|Enable Midstream Partners||(NYSE:ENBL)||14.34||0.3180||8.87||102.58||100.16||55.87||62.78||-4.88||6.55||-10.79||1.76||-97.50|
|Enbridge Energy Partners, L.P.||(NYSE:EEP)||21.99||0.5830||10.60||105.52||100.95||-4.68||0.37||-40.34||-28.99||-3.07||2.28||-86.84|
|Enterprise Products Partners L.P.||(NYSE:EPD)||27.72||0.3950||5.70||77.83||74.18||8.37||11.45||-6.85||-5.09||-2.87||5.33||-3.64|
|Energy Transfer Partners, L.P.||(NYSE:ETP)||38.56||1.0550||10.94||107.93||91.94||14.32||20.58||-62.76||-19.96||-18.71||3.94||-66.10|
|Kinder Morgan, Inc||(NYSE:KMI)||18.04||0.1250||2.77||23.26||21.83||20.91||22.59||-6.67||-3.75||-5.70||-73.96||0.00|
|Magellan Midstream Partners LP||(NYSE:MMP)||74.43||0.8025||4.31||80.05||72.46||9.55||11.91||-5.69||-0.48||1.01||11.85||-10.11|
|Oneok Partners, L.P.||(NYSE:OKS)||37.92||0.7900||8.33||100.32||96.93||25.85||31.10||13.20||13.05||3.28||0.00||50.00|
|Plains All American Pipeline, L.P.||(NYSE:PAA)||26.75||0.7000||10.47||137.93||112.45||15.80||21.86||-31.67||-24.07||-24.54||2.19||-96.67|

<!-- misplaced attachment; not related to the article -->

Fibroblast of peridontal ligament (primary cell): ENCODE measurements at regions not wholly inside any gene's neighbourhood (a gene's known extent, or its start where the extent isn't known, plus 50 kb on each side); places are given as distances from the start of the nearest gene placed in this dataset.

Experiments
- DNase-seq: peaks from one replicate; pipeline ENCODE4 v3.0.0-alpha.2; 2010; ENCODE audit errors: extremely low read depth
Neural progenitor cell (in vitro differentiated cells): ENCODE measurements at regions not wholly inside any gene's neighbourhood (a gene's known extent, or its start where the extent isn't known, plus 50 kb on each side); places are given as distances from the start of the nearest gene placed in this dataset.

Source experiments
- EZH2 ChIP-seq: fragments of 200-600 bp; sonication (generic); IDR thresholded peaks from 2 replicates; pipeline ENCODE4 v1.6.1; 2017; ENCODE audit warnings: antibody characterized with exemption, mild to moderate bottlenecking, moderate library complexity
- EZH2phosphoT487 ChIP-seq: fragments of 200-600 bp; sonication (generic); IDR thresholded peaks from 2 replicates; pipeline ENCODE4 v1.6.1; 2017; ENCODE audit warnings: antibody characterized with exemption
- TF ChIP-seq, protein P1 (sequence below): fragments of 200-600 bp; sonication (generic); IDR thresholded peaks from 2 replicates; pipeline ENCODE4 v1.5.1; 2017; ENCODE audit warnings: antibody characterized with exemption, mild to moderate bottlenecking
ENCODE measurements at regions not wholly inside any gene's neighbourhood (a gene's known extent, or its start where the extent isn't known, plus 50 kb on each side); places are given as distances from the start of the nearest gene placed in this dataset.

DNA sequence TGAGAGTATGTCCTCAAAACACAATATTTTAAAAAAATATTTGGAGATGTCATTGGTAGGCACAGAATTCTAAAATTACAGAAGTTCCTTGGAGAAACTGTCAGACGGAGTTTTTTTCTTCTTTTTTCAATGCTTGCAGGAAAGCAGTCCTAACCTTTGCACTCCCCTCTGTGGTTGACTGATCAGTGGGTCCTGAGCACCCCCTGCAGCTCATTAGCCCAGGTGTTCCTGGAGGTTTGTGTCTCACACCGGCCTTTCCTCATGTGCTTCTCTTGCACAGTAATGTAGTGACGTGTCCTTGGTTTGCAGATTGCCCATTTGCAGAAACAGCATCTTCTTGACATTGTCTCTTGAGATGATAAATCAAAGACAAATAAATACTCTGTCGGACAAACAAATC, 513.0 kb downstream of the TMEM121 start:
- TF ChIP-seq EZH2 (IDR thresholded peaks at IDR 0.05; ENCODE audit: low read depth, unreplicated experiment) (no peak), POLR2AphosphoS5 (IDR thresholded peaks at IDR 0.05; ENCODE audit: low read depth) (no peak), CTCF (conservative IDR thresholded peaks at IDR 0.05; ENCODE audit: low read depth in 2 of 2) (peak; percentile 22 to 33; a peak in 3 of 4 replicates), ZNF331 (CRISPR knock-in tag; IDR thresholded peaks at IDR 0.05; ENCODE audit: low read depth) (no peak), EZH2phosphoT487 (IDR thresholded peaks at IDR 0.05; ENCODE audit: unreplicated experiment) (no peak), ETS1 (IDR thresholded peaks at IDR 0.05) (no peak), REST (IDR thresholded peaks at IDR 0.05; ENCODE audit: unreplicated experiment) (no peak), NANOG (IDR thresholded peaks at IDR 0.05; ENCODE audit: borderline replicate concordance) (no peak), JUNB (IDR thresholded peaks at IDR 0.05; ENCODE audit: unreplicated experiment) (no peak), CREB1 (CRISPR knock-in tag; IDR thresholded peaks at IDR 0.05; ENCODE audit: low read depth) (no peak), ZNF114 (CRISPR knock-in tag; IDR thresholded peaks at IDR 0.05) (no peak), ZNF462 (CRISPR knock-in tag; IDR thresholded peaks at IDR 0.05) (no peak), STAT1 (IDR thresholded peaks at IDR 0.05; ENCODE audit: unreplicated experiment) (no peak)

|Spectra Energy Partners, LP||(NYSE:SEP)||46.27||0.6338||5.48||81.00||74.56||-3.00||-0.34||6.73||1.53||10.99||3.85||7.69|
|Sunoco Logistics Partners L.P.||(NYSE:SXL)||27.22||0.4890||7.19||87.32||72.99||5.91||9.72||-23.26||37.98||-3.03||16.71||-2.11|
|Williams Partners L.P.||(NYSE:WPZ)||32.54||0.8500||10.45||90.67||85.00||16.84||22.94||-48.65||0.00||-2.34||0.00||-33.33|
|Large Cap Average||7.67||90.35||82.52||14.21||18.61||-17.55||-2.12||-4.62|
|The Alerian MLP index ETN AMJ is 6.21% and with dividends is 8.06%.|
|The S&P500 index ETF SPY is 1.30% and with dividends is 1.81%.|
|The Russell 2000 index ETF IWM is 1.28% and with dividend is 1.57%.|
MMP has a year to date "Price plus Distribution" of 11.91% - which is well below average for this MLP sub-sector. The current yield is 4.31% - which is significantly below this grouping's average. MMP has under performed while having smaller than average declines in its EPS projection, a smaller decline in the price target, an increase in its DCF projection, and a moderate fall in its five year forward distribution CAGR projection as a result of company guidance.
MMP is one of seven MLPs in this grouping that does have a 2016 DCF projection that is higher than their current distribution. One of those seven have current yields that are higher than 10% - which is WPZ, a stock facing increased uncertainty due to WMB being in parent or general Partner.